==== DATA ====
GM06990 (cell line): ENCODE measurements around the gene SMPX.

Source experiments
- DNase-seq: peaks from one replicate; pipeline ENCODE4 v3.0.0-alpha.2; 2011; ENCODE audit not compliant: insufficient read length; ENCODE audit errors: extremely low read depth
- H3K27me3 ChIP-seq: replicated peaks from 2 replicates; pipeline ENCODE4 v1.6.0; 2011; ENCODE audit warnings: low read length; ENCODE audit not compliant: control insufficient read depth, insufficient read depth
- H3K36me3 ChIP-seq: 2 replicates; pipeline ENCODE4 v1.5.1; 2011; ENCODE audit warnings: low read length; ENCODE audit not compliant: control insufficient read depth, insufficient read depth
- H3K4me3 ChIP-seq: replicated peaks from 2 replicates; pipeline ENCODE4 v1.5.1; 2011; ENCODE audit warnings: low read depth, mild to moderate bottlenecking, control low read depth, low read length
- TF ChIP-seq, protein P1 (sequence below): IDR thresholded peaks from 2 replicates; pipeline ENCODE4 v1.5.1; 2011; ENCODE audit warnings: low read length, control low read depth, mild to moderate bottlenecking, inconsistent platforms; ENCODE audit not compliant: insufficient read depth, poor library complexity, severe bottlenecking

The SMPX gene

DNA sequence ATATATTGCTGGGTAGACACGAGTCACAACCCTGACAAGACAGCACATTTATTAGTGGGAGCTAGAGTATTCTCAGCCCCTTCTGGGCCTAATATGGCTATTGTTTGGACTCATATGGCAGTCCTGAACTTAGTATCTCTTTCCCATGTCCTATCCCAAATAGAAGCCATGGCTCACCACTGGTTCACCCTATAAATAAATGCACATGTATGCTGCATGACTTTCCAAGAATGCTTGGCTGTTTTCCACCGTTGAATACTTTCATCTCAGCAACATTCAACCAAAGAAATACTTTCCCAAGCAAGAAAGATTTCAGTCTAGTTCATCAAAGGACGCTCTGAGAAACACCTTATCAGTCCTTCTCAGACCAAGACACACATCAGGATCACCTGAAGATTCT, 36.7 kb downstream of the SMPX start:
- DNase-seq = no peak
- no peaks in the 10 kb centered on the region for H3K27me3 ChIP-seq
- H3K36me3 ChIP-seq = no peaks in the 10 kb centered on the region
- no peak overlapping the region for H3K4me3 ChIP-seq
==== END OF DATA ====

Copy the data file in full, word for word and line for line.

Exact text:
GM06990 (cell line): ENCODE measurements around the gene SMPX.

Source experiments
- DNase-seq: peaks from one replicate; pipeline ENCODE4 v3.0.0-alpha.2; 2011; ENCODE audit not compliant: insufficient read length; ENCODE audit errors: extremely low read depth
- H3K27me3 ChIP-seq: replicated peaks from 2 replicates; pipeline ENCODE4 v1.6.0; 2011; ENCODE audit warnings: low read length; ENCODE audit not compliant: control insufficient read depth, insufficient read depth
- H3K36me3 ChIP-seq: 2 replicates; pipeline ENCODE4 v1.5.1; 2011; ENCODE audit warnings: low read length; ENCODE audit not compliant: control insufficient read depth, insufficient read depth
- H3K4me3 ChIP-seq: replicated peaks from 2 replicates; pipeline ENCODE4 v1.5.1; 2011; ENCODE audit warnings: low read depth, mild to moderate bottlenecking, control low read depth, low read length
- TF ChIP-seq, protein P1 (sequence below): IDR thresholded peaks from 2 replicates; pipeline ENCODE4 v1.5.1; 2011; ENCODE audit warnings: low read length, control low read depth, mild to moderate bottlenecking, inconsistent platforms; ENCODE audit not compliant: insufficient read depth, poor library complexity, severe bottlenecking

The SMPX gene

DNA sequence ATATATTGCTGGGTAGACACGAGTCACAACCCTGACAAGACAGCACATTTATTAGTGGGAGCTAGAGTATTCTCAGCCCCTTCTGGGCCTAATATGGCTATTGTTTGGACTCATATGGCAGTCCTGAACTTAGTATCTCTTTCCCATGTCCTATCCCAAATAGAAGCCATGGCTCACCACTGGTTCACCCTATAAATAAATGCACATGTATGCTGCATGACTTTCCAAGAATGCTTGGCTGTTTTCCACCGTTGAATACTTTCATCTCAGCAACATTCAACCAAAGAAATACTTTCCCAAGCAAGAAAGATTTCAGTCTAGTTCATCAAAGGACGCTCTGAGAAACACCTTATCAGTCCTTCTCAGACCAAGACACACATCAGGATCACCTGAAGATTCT, 36.7 kb downstream of the SMPX start:
- DNase-seq = no peak
- no peaks in the 10 kb centered on the region for H3K27me3 ChIP-seq
- H3K36me3 ChIP-seq = no peaks in the 10 kb centered on the region
- no peak overlapping the region for H3K4me3 ChIP-seq